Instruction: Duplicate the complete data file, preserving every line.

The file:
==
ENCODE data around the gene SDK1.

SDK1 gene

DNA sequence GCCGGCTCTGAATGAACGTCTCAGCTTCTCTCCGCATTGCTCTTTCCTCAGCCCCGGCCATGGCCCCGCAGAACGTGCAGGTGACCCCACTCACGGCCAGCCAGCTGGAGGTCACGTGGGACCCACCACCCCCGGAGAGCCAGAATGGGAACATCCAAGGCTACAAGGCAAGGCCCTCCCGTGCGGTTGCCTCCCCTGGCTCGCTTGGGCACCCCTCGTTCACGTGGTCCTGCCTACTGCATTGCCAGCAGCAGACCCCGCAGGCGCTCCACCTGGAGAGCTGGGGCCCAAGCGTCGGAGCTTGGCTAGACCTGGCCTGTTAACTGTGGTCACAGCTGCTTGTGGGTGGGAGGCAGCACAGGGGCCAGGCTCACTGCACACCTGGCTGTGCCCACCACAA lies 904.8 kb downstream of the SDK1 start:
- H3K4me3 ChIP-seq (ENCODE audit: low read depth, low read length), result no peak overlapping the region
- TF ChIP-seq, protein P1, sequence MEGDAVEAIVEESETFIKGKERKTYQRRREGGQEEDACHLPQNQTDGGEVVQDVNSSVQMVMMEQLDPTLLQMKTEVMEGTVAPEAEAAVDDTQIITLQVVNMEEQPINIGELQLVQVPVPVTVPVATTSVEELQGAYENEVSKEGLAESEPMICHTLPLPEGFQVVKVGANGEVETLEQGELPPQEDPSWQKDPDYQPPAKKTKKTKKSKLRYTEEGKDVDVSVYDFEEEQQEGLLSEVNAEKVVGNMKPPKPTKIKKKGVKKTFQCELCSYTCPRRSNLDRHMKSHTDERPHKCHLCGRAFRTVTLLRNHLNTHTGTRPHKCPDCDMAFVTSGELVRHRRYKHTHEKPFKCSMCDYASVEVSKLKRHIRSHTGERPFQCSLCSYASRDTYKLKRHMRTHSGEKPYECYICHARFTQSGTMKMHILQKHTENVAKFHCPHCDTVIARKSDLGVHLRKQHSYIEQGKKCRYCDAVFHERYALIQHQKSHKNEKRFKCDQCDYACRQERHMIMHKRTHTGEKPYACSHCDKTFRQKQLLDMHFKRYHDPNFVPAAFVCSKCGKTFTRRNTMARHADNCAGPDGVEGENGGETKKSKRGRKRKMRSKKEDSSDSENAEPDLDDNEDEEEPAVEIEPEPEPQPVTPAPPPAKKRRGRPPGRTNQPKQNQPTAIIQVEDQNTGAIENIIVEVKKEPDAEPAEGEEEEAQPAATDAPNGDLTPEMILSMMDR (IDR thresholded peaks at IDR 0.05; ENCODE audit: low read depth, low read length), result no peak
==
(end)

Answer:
ENCODE data around the gene SDK1.

SDK1 gene

DNA sequence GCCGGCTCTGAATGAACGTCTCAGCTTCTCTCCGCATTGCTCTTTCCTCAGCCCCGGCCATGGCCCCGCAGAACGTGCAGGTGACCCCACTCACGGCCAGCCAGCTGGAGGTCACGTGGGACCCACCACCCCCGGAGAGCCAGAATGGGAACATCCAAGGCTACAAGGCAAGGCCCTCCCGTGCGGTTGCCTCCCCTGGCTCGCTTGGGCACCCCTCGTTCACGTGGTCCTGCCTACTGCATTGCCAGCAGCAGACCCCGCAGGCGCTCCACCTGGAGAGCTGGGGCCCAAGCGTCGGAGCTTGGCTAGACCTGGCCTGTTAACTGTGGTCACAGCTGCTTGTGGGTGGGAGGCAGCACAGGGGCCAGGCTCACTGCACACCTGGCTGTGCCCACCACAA lies 904.8 kb downstream of the SDK1 start:
- H3K4me3 ChIP-seq (ENCODE audit: low read depth, low read length), result no peak overlapping the region
- TF ChIP-seq, protein P1, sequence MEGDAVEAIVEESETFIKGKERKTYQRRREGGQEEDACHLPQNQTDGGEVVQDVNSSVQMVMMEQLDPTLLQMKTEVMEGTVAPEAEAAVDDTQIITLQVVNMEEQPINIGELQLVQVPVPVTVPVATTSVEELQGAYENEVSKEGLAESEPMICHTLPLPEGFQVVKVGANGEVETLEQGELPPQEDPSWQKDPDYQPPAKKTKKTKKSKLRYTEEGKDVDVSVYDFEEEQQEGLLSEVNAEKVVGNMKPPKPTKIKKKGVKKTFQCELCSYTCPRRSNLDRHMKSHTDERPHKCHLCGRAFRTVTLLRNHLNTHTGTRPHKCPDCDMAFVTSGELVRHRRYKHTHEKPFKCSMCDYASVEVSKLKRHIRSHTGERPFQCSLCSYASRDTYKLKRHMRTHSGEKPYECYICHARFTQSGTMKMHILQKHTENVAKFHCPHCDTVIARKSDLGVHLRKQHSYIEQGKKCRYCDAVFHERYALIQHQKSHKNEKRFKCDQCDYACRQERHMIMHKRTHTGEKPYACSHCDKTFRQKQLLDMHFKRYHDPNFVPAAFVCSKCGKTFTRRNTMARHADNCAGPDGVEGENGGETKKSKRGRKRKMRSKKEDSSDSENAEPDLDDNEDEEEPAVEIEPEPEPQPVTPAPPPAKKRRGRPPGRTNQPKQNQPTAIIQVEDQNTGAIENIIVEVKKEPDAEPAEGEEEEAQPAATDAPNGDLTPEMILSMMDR (IDR thresholded peaks at IDR 0.05; ENCODE audit: low read depth, low read length), result no peak